I was a little sceptical of the title and whether Professor Lorge could do such a vast topic justice. But it goes to show you should never judge a book by its cover, and luckily enough I had enough trust in Cambridge University Press to take a chance on this book. Peter Lorge is a historian of 10th and 11th century Chinese at Vanderbilt University, with a particular interest in Chinese military, political and social history. This book is written from an academic perspective and seeks to given an overview of the development of the Chinese Martial arts (in the broadest sense) from prehistory to the present day. It is not light reading, but should be quite accessible to an educated reader, although a good grounding in Chinese History is also helpful.
This book differs markedly from other more popular texts in that Professor Lorge, from beginning seeks to ground his arguments in solid textual and archaeological evidence and aims to deflate some of the myths regarding Chinese martial arts. And in the early centuries from the Shang Dynasty up to the Han, this approach is highly effective as he is able to put together a convincing case for the development of CMA which parallels the development of weapons on the battlefield, such as the evolution of the sword and longsword, and the replacement of the halberd by the spear on the battlefield.
From an archaeological perspective, he traces how there is a period of great variety and innovation when a new weapon type is introduced, as the military and martial artists come to grips with the strength and weaknesses of the weapon, followed by a period of mass standardization, and finally by a period of personalized customization where the weapons are again tailored to the attributes of the user, spawning many variants. And in the early centuries, despite the association of arts such as archery with personal cultivation, it is the military and wars that drive the development of the martial arts.
From the Tang Dynasty onwards his main argument is while the military remained an important part in the development of Chinese martial arts, the needs of the military are necessarily constrained by needs of standardization and the ability to act effectively in formation. Instead it is through the medium of performance and dance that martial arts evolved into the myriad schools that we see today. His argument being there is a fixed universe of techniques that are effective martially and the choice of which techniques to emphasize and to drop were originally driven by aesthetic concerns, in order to present something that remained interesting to the viewer and these sets developed into given schools.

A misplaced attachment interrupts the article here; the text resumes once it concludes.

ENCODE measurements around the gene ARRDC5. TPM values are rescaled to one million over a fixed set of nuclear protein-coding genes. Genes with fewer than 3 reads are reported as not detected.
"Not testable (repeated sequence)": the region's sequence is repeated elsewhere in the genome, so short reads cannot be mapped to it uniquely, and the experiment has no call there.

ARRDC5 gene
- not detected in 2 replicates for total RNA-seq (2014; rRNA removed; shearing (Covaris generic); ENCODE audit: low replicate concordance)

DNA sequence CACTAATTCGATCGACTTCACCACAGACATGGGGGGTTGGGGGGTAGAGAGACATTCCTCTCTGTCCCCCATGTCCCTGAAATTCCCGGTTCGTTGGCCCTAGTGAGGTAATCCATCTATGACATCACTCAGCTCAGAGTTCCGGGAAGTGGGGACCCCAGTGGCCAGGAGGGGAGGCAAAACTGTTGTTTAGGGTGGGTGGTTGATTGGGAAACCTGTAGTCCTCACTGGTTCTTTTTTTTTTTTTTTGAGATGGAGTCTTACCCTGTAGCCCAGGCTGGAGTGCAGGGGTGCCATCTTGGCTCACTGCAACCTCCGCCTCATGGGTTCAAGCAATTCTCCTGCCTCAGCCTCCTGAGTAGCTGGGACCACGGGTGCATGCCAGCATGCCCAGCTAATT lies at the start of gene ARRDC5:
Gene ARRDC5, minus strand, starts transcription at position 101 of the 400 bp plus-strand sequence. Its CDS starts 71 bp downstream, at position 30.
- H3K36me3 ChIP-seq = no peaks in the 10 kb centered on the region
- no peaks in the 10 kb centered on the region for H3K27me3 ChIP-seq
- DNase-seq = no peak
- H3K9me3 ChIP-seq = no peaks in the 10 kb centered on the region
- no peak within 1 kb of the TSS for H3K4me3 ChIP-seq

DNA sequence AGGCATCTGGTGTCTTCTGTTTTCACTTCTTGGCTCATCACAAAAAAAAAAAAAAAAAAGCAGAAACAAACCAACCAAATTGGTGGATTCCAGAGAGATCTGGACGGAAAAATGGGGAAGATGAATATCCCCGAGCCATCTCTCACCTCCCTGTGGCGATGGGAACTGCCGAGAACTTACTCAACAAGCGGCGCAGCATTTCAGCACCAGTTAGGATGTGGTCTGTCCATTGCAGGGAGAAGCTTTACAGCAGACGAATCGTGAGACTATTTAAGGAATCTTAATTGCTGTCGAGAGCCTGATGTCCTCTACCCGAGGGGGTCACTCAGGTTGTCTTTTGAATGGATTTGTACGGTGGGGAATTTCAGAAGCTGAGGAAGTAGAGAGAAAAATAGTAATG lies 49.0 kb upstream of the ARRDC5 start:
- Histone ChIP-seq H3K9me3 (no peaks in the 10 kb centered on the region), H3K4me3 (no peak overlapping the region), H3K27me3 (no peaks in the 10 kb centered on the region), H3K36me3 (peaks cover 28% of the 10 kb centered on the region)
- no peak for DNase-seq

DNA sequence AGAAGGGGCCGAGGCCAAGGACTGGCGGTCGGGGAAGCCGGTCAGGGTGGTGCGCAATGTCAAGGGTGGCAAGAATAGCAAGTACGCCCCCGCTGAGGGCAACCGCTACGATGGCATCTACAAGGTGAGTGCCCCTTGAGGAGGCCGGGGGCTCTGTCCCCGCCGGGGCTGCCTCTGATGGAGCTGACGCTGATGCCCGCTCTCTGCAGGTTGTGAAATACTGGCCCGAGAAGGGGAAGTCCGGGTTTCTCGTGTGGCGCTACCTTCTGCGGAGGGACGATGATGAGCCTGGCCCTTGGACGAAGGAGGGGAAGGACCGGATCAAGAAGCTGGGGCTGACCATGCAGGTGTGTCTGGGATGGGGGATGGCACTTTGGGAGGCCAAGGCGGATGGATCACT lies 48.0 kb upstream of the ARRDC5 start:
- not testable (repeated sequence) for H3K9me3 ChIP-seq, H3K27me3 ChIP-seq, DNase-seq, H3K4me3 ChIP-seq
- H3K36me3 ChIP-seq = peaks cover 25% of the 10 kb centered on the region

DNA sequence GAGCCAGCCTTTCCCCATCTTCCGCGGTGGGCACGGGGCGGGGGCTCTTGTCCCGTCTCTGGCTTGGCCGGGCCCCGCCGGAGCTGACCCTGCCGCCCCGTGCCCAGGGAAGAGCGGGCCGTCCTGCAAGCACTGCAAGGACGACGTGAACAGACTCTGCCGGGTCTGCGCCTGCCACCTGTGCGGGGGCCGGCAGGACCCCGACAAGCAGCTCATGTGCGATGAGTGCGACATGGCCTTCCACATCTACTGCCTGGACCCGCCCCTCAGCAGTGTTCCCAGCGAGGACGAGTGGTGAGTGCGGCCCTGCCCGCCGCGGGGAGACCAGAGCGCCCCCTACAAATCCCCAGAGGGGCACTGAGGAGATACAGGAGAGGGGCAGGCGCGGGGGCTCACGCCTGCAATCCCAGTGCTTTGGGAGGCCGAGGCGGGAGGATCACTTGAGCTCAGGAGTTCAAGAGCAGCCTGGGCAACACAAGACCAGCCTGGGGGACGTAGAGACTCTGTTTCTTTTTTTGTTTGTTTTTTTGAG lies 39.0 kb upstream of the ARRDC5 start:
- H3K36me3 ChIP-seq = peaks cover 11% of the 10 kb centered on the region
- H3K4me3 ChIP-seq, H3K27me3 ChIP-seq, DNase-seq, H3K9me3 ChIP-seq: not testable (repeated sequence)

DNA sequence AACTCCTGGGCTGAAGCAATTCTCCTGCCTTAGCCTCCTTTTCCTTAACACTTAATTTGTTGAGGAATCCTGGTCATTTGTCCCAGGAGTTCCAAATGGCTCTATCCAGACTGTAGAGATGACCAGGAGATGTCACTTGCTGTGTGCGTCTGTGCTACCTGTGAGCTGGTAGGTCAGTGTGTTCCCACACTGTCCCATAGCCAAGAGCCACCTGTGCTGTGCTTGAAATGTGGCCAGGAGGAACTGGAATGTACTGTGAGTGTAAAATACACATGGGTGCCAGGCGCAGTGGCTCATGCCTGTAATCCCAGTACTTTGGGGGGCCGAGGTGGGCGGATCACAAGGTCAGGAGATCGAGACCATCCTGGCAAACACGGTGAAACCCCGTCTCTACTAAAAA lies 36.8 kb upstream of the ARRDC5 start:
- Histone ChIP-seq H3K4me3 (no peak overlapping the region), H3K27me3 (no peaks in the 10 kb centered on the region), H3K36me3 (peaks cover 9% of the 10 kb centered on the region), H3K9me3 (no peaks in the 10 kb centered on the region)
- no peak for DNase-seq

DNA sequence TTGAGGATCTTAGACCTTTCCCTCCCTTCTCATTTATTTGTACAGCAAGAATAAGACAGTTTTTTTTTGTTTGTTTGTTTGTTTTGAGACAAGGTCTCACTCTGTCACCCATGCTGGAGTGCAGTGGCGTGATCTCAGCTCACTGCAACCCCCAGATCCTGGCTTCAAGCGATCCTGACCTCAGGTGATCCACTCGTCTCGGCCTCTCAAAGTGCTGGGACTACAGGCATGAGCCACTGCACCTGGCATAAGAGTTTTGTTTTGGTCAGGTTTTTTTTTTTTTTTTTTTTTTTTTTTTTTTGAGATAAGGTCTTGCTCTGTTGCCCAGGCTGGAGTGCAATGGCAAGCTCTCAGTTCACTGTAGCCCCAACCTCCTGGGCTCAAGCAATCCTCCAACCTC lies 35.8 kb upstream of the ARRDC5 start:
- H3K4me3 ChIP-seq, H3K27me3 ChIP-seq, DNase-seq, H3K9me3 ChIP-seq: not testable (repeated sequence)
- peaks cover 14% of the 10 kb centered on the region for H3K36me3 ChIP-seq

Besides being a military historian, Lorge is also a social historian and from this perspective he also delves into many themes that broaden our understanding of CMA, such as the role of women, the difference between steppe warfare and southern warfare, the need for the government to balance a need to maintain a monopoly over violence and the need to have an effective pool of skilled soldiers to draw upon and the need of local elites to ensure security in a violent world.
In the final part of the book, Lorge deals with the decisive confrontation between the Chinese martial arts and western power. And what is interesting is that he convincingly shows us that unlike in Japan, the use of gunpowder and guns had remained widespread through the Ming and Qing dynasties but could not match European technology. Although Lorge is a martial artist, his background is not in the Chinese arts so he is able to view CMA with a degree of emotional detachment, which is necessary for slaughtering sacred cows. For instance he plays down the importance of the Shaolin Temple, and cites political reasons for the rise of internal martial arts, such as Taiji, Bagua and Xingyi. But even when he goes against the grain, he does in a most polite manner and leaves room for alternative explanations.
It took me some time to work my way slowly through the book as there were many fascinating ideas and anecdotes that I needed to take time to ponder and digest. The style begins in quite dry logical manner in the early chapters (along the lines of thesis - support - implications - conclusion - new idea) but begins to pick up the pace in the later chapters, but this could also be a constraint of the source material at hand. Lorge also shows an interesting choice in his use of vocabulary, with some less common words used repeatedly such as "ecumene" and his choice of sword for '"Dao" and longsword for "Jian"'. Another choice that he made was the use of knightly class, which then changed to literati in the later chapters for '"Shi". This sometimes made for a little bit of confusion, but it is not fatal to the enjoyment of the book.
But all in all this was an impressive addition to the field of research on the development of Chinese Martial Arts and is one of those that should be on the bookshelf of anyone with a serious interest in martial arts.